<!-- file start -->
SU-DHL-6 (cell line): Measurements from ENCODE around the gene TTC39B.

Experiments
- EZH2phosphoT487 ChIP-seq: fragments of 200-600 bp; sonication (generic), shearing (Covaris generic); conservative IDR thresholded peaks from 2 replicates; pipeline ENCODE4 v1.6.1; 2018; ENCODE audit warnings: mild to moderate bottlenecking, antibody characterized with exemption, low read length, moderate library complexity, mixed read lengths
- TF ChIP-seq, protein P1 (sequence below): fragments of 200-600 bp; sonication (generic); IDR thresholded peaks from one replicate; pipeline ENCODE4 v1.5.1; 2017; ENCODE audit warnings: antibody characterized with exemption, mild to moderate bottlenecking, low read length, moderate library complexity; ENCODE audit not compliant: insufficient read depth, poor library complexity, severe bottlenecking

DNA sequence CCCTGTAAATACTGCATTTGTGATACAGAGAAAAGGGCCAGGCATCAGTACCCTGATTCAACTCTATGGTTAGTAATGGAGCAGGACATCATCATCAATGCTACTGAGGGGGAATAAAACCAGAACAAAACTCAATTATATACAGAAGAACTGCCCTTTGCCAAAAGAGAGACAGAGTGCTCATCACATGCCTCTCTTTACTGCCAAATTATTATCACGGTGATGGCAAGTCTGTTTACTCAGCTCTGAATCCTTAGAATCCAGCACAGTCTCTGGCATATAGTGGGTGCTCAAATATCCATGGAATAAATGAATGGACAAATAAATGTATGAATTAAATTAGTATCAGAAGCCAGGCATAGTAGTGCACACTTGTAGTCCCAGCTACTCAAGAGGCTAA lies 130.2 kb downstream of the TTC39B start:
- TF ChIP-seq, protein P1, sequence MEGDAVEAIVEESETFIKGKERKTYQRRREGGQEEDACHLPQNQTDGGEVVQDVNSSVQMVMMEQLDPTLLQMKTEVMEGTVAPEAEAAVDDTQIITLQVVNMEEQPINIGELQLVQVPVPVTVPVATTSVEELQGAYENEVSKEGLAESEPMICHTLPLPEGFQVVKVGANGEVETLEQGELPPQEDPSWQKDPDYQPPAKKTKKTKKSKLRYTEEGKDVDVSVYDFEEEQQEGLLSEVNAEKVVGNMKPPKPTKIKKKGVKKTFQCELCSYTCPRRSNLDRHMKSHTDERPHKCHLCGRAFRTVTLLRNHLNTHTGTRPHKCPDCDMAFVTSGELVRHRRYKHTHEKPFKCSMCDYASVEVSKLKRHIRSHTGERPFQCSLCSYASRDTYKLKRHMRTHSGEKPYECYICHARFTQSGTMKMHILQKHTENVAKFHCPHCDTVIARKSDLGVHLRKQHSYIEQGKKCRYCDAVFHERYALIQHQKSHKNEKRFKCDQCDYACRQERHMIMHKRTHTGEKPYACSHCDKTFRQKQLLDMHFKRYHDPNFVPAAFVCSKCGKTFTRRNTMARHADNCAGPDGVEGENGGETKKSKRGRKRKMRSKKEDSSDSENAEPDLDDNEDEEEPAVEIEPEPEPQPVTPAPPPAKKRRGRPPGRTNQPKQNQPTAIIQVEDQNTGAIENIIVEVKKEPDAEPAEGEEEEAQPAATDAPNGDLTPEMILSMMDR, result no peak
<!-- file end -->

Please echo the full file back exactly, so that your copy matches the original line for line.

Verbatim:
SU-DHL-6 (cell line): Measurements from ENCODE around the gene TTC39B.

Experiments
- EZH2phosphoT487 ChIP-seq: fragments of 200-600 bp; sonication (generic), shearing (Covaris generic); conservative IDR thresholded peaks from 2 replicates; pipeline ENCODE4 v1.6.1; 2018; ENCODE audit warnings: mild to moderate bottlenecking, antibody characterized with exemption, low read length, moderate library complexity, mixed read lengths
- TF ChIP-seq, protein P1 (sequence below): fragments of 200-600 bp; sonication (generic); IDR thresholded peaks from one replicate; pipeline ENCODE4 v1.5.1; 2017; ENCODE audit warnings: antibody characterized with exemption, mild to moderate bottlenecking, low read length, moderate library complexity; ENCODE audit not compliant: insufficient read depth, poor library complexity, severe bottlenecking

DNA sequence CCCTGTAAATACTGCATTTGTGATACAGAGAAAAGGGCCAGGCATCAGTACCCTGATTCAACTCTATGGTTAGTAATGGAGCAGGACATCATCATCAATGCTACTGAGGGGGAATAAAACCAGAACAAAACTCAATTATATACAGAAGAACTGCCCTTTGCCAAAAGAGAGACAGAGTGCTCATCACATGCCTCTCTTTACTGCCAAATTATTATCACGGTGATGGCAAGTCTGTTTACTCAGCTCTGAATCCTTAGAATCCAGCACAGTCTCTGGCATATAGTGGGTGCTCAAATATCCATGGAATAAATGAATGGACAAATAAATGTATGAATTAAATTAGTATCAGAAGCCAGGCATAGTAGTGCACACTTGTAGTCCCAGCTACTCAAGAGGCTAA lies 130.2 kb downstream of the TTC39B start:
- TF ChIP-seq, protein P1, sequence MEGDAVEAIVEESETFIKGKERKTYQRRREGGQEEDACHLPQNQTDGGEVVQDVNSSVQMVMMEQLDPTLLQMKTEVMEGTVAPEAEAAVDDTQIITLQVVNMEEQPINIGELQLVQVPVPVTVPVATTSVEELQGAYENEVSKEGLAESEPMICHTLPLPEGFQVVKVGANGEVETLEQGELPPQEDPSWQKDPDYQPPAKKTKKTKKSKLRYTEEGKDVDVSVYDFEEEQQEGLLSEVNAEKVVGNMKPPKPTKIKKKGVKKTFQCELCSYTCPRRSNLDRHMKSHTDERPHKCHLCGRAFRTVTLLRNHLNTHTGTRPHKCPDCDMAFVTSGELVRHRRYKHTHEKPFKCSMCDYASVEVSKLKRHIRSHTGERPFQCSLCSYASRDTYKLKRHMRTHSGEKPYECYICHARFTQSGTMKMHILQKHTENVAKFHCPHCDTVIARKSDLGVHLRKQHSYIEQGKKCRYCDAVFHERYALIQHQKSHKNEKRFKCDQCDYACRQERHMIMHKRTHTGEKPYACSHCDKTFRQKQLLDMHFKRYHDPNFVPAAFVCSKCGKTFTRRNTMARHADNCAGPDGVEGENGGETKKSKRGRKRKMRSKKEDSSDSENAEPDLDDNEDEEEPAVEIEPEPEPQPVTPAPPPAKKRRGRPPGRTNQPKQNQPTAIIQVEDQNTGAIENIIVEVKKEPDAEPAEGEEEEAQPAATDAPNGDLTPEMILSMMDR, result no peak